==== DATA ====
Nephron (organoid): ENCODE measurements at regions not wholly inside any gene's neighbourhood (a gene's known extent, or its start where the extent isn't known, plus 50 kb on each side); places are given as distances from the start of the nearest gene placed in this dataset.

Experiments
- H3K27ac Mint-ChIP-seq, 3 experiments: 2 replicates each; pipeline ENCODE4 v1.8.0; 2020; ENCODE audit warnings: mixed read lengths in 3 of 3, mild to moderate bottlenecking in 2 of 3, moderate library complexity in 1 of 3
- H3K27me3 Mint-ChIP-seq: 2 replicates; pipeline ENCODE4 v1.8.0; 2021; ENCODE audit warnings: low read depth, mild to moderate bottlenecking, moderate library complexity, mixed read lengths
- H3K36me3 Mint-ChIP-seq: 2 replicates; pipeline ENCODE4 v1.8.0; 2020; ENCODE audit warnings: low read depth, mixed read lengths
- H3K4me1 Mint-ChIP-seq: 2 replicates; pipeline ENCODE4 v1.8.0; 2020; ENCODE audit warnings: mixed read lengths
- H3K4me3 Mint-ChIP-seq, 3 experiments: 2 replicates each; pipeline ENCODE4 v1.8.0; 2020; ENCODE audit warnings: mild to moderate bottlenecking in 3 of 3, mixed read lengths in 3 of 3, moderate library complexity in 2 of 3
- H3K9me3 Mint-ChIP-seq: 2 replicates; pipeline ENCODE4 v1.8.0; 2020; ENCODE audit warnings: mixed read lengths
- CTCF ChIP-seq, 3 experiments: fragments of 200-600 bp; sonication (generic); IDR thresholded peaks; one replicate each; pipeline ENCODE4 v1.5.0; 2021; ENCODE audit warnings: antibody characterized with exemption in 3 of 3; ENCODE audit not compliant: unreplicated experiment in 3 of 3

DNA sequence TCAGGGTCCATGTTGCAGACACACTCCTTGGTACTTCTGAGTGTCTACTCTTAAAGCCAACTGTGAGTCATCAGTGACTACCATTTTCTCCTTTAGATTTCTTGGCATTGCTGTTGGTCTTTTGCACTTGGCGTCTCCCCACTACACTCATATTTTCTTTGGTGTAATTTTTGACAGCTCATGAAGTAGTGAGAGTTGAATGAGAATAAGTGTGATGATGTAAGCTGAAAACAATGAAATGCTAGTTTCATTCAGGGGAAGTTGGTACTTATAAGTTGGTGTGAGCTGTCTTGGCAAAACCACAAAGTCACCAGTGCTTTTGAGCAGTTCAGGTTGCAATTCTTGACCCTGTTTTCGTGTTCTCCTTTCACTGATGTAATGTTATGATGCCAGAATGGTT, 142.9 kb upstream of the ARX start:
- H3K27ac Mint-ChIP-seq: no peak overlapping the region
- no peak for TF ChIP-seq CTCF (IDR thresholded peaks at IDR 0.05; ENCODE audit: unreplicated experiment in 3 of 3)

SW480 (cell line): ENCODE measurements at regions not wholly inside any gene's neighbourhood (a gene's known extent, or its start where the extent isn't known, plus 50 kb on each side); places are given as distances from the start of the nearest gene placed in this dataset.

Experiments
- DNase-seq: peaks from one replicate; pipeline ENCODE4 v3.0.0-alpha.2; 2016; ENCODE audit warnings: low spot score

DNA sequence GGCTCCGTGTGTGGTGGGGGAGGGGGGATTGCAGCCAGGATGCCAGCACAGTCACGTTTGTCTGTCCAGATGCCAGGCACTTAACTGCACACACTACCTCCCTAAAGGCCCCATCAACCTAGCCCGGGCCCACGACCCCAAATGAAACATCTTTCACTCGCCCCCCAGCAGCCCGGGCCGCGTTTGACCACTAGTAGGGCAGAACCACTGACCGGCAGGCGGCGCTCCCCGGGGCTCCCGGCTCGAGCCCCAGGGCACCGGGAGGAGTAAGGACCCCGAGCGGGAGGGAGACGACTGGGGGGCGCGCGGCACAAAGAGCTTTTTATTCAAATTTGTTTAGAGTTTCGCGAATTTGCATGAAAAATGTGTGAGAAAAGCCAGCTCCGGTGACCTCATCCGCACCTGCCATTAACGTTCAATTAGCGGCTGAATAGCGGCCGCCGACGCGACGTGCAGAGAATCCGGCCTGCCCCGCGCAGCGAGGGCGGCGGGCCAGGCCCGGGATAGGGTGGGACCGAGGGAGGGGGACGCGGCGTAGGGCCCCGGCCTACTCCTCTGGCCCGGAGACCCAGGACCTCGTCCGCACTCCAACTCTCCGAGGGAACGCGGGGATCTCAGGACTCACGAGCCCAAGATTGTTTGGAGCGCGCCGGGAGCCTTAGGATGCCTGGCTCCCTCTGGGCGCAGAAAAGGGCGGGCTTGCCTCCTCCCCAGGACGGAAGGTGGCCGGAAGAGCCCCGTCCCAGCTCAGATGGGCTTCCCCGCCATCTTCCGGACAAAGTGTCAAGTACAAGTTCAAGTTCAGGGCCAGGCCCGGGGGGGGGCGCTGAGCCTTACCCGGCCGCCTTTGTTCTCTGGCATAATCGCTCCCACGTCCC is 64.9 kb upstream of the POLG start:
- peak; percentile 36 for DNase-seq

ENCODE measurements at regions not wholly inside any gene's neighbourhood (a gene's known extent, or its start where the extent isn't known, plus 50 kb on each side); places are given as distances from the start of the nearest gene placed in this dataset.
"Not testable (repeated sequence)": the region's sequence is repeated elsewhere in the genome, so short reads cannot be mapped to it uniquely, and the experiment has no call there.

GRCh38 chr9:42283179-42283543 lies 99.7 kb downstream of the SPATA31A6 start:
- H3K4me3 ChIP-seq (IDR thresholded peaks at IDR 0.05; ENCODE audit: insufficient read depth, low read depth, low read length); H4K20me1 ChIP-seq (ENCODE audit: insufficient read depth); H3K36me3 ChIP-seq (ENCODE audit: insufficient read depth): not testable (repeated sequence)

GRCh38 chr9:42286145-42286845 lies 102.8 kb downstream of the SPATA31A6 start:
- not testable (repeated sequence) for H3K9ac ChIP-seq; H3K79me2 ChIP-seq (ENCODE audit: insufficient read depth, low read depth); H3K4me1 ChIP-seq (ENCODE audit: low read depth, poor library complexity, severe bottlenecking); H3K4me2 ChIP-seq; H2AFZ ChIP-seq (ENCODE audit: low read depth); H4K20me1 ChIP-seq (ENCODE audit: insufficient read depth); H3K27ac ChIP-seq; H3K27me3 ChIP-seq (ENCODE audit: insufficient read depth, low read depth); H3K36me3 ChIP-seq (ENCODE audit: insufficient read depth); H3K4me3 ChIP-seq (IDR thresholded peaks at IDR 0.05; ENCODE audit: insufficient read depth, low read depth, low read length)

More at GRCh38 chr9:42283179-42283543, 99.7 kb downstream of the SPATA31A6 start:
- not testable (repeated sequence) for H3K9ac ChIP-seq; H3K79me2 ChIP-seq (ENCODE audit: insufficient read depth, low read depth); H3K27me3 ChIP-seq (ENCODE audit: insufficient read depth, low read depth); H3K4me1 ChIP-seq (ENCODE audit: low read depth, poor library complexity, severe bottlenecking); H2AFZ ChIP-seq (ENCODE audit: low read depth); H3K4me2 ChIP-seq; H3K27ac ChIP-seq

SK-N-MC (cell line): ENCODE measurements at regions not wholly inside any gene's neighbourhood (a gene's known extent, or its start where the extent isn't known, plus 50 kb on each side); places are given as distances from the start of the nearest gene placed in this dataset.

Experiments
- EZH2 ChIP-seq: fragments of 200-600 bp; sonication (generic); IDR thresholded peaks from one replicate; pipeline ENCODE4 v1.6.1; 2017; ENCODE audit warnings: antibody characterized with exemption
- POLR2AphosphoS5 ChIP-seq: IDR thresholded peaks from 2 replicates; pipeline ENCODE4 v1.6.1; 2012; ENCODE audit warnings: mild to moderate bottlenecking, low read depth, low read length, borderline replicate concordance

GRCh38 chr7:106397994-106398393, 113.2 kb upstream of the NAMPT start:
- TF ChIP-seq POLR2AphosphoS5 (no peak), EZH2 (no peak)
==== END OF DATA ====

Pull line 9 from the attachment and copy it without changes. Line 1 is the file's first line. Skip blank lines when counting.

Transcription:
- CTCF ChIP-seq, 3 experiments: fragments of 200-600 bp; sonication (generic); IDR thresholded peaks; one replicate each; pipeline ENCODE4 v1.5.0; 2021; ENCODE audit warnings: antibody characterized with exemption in 3 of 3; ENCODE audit not compliant: unreplicated experiment in 3 of 3